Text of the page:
The draft for the Beachcomber Park Management Plan is now complete and it includes actions to be undertaken over the next 10 years. It’s a first for the park. — RDN Photo

Beachcomber Park in Nanoose Bay plan reviewed

Some residents don't want changes to popular area in Nanoose Bay

  • Feb. 13, 2018 12:00 a.m.

The draft Beachcomber Regional Park Management Plan is now complete and ready for the Regional District of Nanaimo board of directors’ consideration.

It’s a 10-year plan and a first for the one-hectare park, located in Electoral Area E on Marina Way in Nanoose Bay. The RDN has been managing the park since 1988 after the Beachcomber Park Association donated it to the regional district.

The plan, which was developed between October 2016 and December 2017, will serve as a management park guide that also features actions that will be undertaken over a 10-year period.

Prior to completing the draft last December, the public and stakeholders were given a chance to review the project via the RDN website and also through public consultations at two open houses and two public surveys conducted last year.

A review considered issues and concerns including visitors’ safety and enjoyment, ecological protection, and annual maintenance costs and the development of strategies to mitigate these issues. Also undertaken were a biophysical assessment, a hazard tree assessment and an archaeological assessment.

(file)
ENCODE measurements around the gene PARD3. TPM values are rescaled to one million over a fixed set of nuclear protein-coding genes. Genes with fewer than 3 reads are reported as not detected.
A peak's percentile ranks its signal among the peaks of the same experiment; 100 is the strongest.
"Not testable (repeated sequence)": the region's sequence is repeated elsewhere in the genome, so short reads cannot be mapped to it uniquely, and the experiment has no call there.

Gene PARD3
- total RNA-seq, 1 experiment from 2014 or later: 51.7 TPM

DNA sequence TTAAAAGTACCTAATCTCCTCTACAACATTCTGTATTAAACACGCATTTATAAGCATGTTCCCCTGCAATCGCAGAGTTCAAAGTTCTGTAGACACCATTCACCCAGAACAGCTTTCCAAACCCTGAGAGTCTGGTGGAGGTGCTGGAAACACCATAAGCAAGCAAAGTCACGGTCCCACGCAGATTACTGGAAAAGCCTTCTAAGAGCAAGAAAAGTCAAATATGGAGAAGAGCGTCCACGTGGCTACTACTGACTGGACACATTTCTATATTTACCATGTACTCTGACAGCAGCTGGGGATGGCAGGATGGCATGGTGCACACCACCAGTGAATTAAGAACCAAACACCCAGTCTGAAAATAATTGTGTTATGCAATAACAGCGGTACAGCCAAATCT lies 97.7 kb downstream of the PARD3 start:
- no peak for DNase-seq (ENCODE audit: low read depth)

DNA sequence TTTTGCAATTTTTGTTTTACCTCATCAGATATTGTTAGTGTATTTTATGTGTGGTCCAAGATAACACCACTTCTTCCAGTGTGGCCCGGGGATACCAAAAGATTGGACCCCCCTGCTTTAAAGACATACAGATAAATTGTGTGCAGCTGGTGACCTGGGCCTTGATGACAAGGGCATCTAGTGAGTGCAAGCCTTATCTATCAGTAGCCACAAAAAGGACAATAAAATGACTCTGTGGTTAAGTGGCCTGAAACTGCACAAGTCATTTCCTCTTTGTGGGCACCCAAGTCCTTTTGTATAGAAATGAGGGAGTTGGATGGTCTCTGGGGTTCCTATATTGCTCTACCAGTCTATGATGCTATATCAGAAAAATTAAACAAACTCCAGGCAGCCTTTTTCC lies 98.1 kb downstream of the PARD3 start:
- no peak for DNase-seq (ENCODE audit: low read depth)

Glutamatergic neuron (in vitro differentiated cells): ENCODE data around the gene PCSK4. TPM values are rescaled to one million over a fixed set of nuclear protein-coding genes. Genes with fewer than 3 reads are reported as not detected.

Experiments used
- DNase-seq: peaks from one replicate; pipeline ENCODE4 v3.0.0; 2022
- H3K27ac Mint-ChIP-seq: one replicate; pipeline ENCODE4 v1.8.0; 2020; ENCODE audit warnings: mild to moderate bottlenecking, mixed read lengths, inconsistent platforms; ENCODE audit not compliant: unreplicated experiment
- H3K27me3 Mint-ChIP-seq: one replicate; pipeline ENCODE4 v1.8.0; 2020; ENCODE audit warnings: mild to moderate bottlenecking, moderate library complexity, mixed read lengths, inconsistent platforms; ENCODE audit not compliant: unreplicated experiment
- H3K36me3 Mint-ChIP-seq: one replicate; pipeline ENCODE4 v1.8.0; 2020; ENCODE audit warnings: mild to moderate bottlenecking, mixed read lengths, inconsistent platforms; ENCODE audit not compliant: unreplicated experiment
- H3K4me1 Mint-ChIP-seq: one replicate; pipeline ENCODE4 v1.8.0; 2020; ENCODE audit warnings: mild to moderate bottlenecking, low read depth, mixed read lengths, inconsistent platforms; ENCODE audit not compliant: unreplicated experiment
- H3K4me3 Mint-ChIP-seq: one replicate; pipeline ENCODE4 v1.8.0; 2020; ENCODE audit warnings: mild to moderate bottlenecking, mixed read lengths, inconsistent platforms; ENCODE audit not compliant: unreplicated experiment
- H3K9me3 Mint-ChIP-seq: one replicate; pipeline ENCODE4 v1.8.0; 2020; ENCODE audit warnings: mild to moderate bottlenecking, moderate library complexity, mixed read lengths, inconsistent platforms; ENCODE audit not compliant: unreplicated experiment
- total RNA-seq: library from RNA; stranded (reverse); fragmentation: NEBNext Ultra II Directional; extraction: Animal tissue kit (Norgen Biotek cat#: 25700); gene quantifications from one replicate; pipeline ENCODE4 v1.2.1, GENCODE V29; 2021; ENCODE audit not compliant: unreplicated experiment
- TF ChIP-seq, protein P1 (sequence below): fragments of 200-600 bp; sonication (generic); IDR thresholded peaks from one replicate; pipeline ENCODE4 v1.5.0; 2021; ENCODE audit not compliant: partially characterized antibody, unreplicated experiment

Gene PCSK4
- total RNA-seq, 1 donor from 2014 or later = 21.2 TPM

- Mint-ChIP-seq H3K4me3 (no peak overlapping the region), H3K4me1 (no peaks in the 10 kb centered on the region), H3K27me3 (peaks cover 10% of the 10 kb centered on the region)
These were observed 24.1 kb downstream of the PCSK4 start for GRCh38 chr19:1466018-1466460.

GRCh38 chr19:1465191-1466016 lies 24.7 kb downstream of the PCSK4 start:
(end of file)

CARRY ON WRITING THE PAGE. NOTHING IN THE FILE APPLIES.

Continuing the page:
Those who attended the open house and responded to surveys made it clear that no changes or additions be made to the park. But some participants requested a more accessible main park entrance from the parking area on Marina Way to the beach, in order to improve access for seniors and people with mobility issues.

Other management actions identified and proposed in the plan from 2018-2028 include: post signage; fire and emergency plans; park use; removal of invasive plant species; monitoring of eagle nest tree to prevent disturbance; removal of high-risk hazard trees; pruning of trees; and completion of a detailed archaeological impact assessment.

The Beachcomber Park is geared for low-impact nature recreation, according to the draft plan, which added the park is popular with neighbourhood residents and visitors from through the RDN. Activities there include birdwatching, tidal pool exploration, diving, swimming, relaxing, enjoying views, dog walking and picnicking.

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